Making an independent process secure/reliable does not meet the goals of system administration and is inadequate. The NSA points out application software will have bugs and finding an exploitable one is inevitable.
People’s expectation of should is also inadequate. If an application should be trustworthy but isn’t, what then and what impact would that have on other processes? How many processes or application stacks do we run as system administrators which should be trustworthy?
I am willing to bet 99% of processes out there are trusted within the confines of what they are meant to do purely at the whim of what the developer has got the code to do and what the system administrator or package maintainer hopes it will do.
I propose that in user space “should” actually means “demands”. As a Linux system administrator you can make quite specific demands that your processes are actually trustworthy.
So, lets look at what I believe what trustworthy should look like.
- A system should maintain least resources.
- A system should maintain least privilege.
- A system should have a maximum resource.
- A system should immediately report anomalous behaviour.
- A system should load and deal with data in a measurably expected way.
I suspect we are some way of from truly trustworthy systems that go down every layer from hardware up (but the hardware does exist for it already). I believe there are probably more than this, depending on the layer you are dealing with. In user space, “should” is “will always be” and can be enforced by the kernel.
And this, for the most part is the most frustrating part of the whole thing. Whilst Linux is not perfect, what you can do in Linux is pleasantly surprising. The Linux Kernel Devs really do have their heads screwed on. The Linux system administration community at large are, I am ashamed to say, about 5 years behind the times with what we can actually do to tackle trustworthiness on Linux. And all this because so little knowledge or momentum is given to new interesting tech, instead we perpetuate the same dogmas.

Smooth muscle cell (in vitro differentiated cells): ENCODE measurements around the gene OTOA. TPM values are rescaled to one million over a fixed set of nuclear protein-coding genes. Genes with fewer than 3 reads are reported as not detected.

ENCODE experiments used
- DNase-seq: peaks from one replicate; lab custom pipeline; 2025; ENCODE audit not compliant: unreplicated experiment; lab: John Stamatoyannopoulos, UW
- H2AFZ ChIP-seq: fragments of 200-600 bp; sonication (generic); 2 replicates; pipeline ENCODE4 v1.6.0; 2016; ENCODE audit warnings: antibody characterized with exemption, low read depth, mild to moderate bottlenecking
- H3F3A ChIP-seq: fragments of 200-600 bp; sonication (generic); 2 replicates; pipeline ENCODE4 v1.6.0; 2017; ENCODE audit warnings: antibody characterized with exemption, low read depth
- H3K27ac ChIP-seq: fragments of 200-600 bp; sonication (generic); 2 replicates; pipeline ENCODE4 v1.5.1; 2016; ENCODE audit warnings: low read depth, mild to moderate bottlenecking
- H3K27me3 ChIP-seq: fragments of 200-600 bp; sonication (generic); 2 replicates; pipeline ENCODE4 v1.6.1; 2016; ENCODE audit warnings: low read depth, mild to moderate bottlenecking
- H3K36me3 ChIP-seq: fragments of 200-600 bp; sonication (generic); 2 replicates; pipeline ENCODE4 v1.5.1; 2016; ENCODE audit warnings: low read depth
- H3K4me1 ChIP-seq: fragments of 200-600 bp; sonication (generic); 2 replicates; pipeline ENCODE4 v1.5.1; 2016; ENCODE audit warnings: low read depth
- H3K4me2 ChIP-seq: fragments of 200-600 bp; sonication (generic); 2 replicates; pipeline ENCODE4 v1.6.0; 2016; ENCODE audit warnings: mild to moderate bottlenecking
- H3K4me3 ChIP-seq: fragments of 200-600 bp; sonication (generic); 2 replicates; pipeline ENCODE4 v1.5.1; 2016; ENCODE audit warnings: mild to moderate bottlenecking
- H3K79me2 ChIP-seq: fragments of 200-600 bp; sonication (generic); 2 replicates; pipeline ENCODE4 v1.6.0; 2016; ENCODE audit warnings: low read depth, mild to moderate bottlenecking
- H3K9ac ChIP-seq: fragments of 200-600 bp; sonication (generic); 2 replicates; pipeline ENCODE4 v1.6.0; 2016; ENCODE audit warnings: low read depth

I want to focus on making your Linux enforce trust demands to user space but the subjects are far too long altogether for one article. But to give you some idea of things you can do now in Linux to meet these notions of trust and, perhaps, sometime in the near future. Here are some of the technologies or ideas that try to tackle this problem:
A system should maintain least resources
Present some arguments for some of the dogmas in software design which as system administrators we are often stuck with and what philosophies to look for when choosing a design.
I’ll look at how we can truly constrain resource for processes efficiently with control groups.
A system should maintain least privilege
I’ll talk about Mandatory Access Control, why DAC is inadequate for user space constraints and the reason why SELinux was meant to complement an existing system.
A system should have a maximum resource
Again, the purpose of control groups and I’ll discuss a commonly held bad dogma in system administration about performance and how to meet the technical expectations of your customer.
A system should immediately report anomalous behaviour
I’ll focus on why active monitoring can be inadequate or ineffective and look at how passive monitoring with audit deals with trust breaches far more effectively.
Take a look at some of the technologies in control groups to monitor utilization.
A system should load and deal with data in a measurably expected way.